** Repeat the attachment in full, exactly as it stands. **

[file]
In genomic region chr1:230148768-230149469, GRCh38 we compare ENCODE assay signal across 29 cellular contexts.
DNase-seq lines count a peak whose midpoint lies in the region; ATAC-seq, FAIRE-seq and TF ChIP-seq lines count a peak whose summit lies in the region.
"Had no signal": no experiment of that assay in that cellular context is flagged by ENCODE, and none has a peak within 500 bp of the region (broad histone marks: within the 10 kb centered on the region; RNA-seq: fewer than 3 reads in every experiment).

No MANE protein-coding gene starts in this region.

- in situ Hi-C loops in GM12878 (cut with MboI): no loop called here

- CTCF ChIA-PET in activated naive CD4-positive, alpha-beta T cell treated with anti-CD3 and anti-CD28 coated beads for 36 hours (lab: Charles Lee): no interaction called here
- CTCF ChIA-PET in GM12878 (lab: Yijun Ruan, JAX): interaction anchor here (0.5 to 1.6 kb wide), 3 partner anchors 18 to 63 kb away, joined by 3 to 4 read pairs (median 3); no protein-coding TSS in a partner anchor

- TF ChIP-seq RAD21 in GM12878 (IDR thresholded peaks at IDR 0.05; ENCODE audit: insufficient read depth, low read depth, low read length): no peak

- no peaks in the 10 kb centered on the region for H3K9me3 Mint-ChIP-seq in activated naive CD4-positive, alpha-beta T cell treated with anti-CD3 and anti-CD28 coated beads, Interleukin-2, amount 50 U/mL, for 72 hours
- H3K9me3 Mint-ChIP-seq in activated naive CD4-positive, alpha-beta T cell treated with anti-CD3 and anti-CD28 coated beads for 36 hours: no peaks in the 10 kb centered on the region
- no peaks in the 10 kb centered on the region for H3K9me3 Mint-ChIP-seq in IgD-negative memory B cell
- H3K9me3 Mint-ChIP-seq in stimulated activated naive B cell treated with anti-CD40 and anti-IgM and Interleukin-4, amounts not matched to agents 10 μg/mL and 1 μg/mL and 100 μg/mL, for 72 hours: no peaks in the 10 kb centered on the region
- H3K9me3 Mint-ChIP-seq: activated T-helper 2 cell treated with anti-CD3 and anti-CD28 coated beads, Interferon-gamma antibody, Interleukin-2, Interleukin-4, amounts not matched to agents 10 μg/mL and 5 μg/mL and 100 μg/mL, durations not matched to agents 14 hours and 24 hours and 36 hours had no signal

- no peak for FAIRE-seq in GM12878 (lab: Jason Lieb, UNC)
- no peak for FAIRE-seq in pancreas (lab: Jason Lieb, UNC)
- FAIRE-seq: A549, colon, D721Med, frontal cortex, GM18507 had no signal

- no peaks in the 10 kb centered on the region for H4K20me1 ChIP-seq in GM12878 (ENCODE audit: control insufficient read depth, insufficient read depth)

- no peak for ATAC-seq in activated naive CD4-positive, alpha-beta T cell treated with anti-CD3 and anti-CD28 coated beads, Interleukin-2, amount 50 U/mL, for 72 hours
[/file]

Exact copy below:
In genomic region chr1:230148768-230149469, GRCh38 we compare ENCODE assay signal across 29 cellular contexts.
DNase-seq lines count a peak whose midpoint lies in the region; ATAC-seq, FAIRE-seq and TF ChIP-seq lines count a peak whose summit lies in the region.
"Had no signal": no experiment of that assay in that cellular context is flagged by ENCODE, and none has a peak within 500 bp of the region (broad histone marks: within the 10 kb centered on the region; RNA-seq: fewer than 3 reads in every experiment).

No MANE protein-coding gene starts in this region.

- in situ Hi-C loops in GM12878 (cut with MboI): no loop called here

- CTCF ChIA-PET in activated naive CD4-positive, alpha-beta T cell treated with anti-CD3 and anti-CD28 coated beads for 36 hours (lab: Charles Lee): no interaction called here
- CTCF ChIA-PET in GM12878 (lab: Yijun Ruan, JAX): interaction anchor here (0.5 to 1.6 kb wide), 3 partner anchors 18 to 63 kb away, joined by 3 to 4 read pairs (median 3); no protein-coding TSS in a partner anchor

- TF ChIP-seq RAD21 in GM12878 (IDR thresholded peaks at IDR 0.05; ENCODE audit: insufficient read depth, low read depth, low read length): no peak

- no peaks in the 10 kb centered on the region for H3K9me3 Mint-ChIP-seq in activated naive CD4-positive, alpha-beta T cell treated with anti-CD3 and anti-CD28 coated beads, Interleukin-2, amount 50 U/mL, for 72 hours
- H3K9me3 Mint-ChIP-seq in activated naive CD4-positive, alpha-beta T cell treated with anti-CD3 and anti-CD28 coated beads for 36 hours: no peaks in the 10 kb centered on the region
- no peaks in the 10 kb centered on the region for H3K9me3 Mint-ChIP-seq in IgD-negative memory B cell
- H3K9me3 Mint-ChIP-seq in stimulated activated naive B cell treated with anti-CD40 and anti-IgM and Interleukin-4, amounts not matched to agents 10 μg/mL and 1 μg/mL and 100 μg/mL, for 72 hours: no peaks in the 10 kb centered on the region
- H3K9me3 Mint-ChIP-seq: activated T-helper 2 cell treated with anti-CD3 and anti-CD28 coated beads, Interferon-gamma antibody, Interleukin-2, Interleukin-4, amounts not matched to agents 10 μg/mL and 5 μg/mL and 100 μg/mL, durations not matched to agents 14 hours and 24 hours and 36 hours had no signal

- no peak for FAIRE-seq in GM12878 (lab: Jason Lieb, UNC)
- no peak for FAIRE-seq in pancreas (lab: Jason Lieb, UNC)
- FAIRE-seq: A549, colon, D721Med, frontal cortex, GM18507 had no signal

- no peaks in the 10 kb centered on the region for H4K20me1 ChIP-seq in GM12878 (ENCODE audit: control insufficient read depth, insufficient read depth)

- no peak for ATAC-seq in activated naive CD4-positive, alpha-beta T cell treated with anti-CD3 and anti-CD28 coated beads, Interleukin-2, amount 50 U/mL, for 72 hours